Eddie Chu already proved his eligibility
- As Chu qualified as a Legco lawmaker, it is bizarre that he has been asked to provide additional information to determine the validity of his nomination for a rural election
- He has been a thorn in the side of powerful rural individuals, so it may be relevant to ask whether the returning officer has been unduly influenced
If Eddie Chu Hoi-dick qualified as a lawmaker in the Legislative Council, then clearly he should be able to run in a rural election.
It is, therefore, bizarre that a returning election officer has asked him to provide additional information to determine the validity of his nomination, such as whether he supports or opposes Hong Kong independence.
He plans to run in the coming rural representative election for the non-indigenous villagers’ head post at Yuen Kong Sun Tsuen, in Yuen Long.
Here’s the thing: if he is deemed unqualified because he is a closet secessionist, then he should be disqualified, first and foremost, as a legislator, not just as a rural candidate. But since his oath of office in Legco has been legally accepted and his constitutional allegiance to the Basic Law upheld, there should be no questions about his qualification to run in a rural election.
The Home Affairs Department said the officer had the legal rights to demand such additional information from potential candidates. Yes, but does it make any sense to do so in his case?
Imagine this absurd situation: barring Chu from running in a rural election while he remains a legislator.
The department should admit the returning officer had made a mistake and issue an apology. Or, perhaps the department knew something about Chu we didn’t. In that case, the government should come clean and move to eject him from Legco. A bigger issue may be at stake here.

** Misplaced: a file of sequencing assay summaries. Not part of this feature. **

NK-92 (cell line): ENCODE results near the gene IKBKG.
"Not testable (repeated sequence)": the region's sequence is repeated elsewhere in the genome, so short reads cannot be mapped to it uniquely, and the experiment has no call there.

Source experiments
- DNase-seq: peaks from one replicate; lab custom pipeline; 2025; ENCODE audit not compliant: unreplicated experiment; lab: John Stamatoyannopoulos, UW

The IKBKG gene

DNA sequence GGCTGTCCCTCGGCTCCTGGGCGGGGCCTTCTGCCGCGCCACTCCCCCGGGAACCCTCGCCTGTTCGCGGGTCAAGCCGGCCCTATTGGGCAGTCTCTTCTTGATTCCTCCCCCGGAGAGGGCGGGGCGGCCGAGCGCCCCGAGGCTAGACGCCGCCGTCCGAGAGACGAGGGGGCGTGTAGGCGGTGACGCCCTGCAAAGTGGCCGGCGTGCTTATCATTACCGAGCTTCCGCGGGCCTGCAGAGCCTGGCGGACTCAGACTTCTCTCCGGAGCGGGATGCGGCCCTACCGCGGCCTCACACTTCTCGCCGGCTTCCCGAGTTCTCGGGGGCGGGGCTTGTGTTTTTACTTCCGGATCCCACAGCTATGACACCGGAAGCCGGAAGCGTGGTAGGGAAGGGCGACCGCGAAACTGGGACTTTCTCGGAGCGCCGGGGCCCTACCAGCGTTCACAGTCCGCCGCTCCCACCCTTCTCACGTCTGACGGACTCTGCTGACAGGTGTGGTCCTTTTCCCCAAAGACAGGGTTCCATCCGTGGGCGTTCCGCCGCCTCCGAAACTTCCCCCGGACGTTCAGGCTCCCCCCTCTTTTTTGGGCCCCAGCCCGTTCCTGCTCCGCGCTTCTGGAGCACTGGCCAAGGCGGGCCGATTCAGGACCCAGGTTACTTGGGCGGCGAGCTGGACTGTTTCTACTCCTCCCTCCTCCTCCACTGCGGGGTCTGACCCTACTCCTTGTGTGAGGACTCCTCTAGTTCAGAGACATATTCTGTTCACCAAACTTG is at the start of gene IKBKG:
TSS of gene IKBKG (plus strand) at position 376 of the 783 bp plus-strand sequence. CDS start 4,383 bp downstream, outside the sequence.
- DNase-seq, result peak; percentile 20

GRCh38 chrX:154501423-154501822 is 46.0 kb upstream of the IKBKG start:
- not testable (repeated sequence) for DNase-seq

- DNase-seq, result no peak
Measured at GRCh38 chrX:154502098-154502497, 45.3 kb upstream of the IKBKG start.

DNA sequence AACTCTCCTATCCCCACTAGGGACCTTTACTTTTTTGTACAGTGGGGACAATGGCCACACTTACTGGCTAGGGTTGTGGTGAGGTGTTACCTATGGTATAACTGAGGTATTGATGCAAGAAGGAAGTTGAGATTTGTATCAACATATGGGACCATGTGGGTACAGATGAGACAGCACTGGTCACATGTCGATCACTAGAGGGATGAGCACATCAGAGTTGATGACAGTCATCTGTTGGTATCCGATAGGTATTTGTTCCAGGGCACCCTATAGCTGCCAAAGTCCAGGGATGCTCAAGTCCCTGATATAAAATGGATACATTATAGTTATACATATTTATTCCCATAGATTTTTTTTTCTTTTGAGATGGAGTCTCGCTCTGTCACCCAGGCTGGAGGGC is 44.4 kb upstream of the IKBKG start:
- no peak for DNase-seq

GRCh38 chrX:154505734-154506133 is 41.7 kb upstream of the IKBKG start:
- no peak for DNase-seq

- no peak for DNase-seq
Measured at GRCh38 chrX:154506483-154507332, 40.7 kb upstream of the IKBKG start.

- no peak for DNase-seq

Often described as a “localist”, Chu’s primary interests and mandate are rather more local, that is, they mostly concern indigenous land rights, and the use and abuse of public land, across the New Territories.
As such, he serves a very useful purpose in countering the influence of vested rural interests in Legco and the way in which the government often bends over backwards to placate them.
Chu is part of a Village Charter Alliance to contest seats in village head elections next January, to democratise New Territories politics.
Prospective alliance candidates include urban planner and activist Paul Zimmerman, who plans to join the election for Pan Long Wan in Sai Kung.
Chu has been a thorn on the side of some powerful rural individuals. It may be relevant to ask whether the returning officer had been unduly influenced by rural politics while failing to look at the overall political and legal situation.